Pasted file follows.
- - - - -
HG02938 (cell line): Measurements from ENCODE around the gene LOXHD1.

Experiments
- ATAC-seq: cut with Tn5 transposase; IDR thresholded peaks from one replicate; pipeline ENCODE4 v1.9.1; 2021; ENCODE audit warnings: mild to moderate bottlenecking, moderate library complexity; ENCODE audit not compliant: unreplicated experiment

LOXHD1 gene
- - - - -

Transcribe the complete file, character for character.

HG02938 (cell line): Measurements from ENCODE around the gene LOXHD1.

Experiments
- ATAC-seq: cut with Tn5 transposase; IDR thresholded peaks from one replicate; pipeline ENCODE4 v1.9.1; 2021; ENCODE audit warnings: mild to moderate bottlenecking, moderate library complexity; ENCODE audit not compliant: unreplicated experiment

LOXHD1 gene